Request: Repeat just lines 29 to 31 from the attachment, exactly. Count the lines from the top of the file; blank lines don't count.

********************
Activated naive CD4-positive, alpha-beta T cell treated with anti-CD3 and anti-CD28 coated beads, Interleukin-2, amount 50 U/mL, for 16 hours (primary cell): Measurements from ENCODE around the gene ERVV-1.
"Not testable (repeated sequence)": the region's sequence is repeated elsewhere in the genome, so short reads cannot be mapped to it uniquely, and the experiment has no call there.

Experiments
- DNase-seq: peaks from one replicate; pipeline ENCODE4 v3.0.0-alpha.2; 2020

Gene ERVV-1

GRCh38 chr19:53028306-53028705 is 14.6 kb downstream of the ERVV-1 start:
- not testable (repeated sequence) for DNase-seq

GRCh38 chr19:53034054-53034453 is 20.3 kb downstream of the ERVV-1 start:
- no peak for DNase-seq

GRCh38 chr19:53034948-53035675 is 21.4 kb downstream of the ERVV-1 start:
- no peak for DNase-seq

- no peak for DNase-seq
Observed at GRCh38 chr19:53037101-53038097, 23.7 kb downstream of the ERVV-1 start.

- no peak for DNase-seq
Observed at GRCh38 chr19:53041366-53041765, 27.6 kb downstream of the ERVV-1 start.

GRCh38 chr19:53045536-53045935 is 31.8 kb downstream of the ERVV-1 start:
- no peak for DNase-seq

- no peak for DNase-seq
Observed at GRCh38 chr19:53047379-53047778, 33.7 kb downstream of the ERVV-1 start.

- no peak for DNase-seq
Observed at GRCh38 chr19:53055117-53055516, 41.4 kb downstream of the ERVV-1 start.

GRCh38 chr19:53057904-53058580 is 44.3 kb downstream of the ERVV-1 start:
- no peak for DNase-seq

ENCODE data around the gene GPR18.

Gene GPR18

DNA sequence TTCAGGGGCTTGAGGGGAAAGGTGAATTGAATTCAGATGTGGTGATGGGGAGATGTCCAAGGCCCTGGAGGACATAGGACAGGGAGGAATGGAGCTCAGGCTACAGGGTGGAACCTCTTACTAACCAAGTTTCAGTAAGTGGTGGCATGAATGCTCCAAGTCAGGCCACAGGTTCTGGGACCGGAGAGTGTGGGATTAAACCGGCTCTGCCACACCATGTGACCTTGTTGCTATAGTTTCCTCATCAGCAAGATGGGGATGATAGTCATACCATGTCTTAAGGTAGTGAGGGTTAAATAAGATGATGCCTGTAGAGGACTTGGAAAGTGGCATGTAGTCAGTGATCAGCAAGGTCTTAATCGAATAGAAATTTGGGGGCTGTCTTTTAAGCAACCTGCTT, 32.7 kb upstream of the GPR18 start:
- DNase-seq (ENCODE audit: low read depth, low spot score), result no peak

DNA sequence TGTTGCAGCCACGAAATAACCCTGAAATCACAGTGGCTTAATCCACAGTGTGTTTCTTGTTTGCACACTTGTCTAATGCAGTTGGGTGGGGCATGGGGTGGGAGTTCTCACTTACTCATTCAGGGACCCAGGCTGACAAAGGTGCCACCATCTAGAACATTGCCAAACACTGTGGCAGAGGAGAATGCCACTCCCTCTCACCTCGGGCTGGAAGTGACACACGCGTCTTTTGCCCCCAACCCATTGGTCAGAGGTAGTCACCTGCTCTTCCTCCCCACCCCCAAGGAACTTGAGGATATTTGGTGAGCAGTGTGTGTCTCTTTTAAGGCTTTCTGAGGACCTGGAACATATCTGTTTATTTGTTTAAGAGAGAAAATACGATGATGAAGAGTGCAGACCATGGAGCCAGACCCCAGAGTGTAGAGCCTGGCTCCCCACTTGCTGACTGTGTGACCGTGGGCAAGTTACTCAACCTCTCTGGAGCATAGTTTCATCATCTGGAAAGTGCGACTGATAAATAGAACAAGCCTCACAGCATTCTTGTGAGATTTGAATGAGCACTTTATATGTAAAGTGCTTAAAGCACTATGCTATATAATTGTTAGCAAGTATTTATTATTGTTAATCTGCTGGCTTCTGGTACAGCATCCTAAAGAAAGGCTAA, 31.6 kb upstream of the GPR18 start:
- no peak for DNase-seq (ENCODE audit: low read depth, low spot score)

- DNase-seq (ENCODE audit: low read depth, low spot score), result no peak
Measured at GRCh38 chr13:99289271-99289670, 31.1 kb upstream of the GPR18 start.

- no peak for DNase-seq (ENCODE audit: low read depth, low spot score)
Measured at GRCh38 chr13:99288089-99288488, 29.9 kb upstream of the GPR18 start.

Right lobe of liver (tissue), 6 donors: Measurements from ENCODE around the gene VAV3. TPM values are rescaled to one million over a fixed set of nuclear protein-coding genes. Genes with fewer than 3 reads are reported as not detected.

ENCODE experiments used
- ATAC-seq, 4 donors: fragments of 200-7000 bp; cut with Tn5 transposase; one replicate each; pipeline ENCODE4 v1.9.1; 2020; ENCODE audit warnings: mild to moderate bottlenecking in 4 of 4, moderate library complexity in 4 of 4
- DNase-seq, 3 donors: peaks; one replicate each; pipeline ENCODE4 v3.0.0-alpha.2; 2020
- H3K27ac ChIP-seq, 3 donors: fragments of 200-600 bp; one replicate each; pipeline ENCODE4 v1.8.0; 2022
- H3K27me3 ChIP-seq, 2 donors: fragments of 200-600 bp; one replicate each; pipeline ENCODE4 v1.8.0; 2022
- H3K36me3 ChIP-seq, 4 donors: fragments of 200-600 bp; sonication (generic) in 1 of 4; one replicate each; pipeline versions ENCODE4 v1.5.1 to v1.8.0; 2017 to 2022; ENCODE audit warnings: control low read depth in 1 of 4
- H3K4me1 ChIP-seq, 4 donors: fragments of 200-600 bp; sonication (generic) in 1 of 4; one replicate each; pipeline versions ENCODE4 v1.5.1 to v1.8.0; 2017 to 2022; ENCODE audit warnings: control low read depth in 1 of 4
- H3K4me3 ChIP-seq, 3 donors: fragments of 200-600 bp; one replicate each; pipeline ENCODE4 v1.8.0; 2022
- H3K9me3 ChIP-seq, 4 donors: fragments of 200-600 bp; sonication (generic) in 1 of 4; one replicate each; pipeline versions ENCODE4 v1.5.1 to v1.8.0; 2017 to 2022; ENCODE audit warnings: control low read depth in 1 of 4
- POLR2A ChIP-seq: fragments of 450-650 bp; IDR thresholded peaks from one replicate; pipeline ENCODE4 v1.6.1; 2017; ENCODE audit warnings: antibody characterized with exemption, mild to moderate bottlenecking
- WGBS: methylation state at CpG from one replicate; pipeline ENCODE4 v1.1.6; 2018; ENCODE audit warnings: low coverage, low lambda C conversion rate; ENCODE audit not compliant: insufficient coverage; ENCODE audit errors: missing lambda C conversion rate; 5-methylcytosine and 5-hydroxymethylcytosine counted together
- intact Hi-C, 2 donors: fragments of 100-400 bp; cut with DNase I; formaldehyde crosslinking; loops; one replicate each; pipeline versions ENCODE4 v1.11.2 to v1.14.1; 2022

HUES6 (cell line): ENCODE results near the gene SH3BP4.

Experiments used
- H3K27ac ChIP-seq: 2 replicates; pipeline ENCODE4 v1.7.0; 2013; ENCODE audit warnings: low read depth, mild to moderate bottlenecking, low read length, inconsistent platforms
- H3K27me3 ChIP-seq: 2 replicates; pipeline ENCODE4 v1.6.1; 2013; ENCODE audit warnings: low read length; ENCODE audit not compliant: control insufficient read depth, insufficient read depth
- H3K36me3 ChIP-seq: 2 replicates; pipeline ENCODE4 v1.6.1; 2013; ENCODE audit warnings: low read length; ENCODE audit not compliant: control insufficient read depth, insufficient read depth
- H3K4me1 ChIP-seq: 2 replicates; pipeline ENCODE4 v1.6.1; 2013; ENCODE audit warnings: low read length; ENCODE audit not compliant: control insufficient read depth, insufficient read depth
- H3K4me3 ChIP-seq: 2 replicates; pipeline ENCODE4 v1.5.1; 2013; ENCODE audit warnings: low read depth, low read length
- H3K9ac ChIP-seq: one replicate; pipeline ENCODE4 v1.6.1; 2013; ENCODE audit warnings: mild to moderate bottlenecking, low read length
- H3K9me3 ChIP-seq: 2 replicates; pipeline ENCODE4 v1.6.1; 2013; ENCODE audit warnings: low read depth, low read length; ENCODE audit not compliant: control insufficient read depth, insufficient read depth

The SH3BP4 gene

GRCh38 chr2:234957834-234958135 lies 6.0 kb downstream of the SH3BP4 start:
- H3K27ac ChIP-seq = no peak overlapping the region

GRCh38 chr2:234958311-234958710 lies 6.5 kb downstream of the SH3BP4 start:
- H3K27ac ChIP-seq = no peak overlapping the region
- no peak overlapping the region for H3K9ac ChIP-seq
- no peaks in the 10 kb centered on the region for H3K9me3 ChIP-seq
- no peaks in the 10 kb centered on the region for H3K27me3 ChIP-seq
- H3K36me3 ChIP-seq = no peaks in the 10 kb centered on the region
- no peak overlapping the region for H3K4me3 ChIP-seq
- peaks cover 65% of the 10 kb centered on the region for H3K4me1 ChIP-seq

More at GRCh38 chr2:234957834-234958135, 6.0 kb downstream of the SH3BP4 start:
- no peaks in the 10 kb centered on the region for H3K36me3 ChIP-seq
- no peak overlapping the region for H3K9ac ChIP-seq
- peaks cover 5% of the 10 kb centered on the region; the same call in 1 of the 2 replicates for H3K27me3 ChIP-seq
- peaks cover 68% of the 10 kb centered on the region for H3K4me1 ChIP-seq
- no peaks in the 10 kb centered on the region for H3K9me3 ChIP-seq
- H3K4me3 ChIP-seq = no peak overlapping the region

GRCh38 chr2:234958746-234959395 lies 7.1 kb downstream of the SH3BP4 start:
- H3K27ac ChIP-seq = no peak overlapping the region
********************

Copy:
- no peak for DNase-seq (ENCODE audit: low read depth, low spot score)

- DNase-seq (ENCODE audit: low read depth, low spot score), result no peak
Measured at GRCh38 chr13:99289271-99289670, 31.1 kb upstream of the GPR18 start.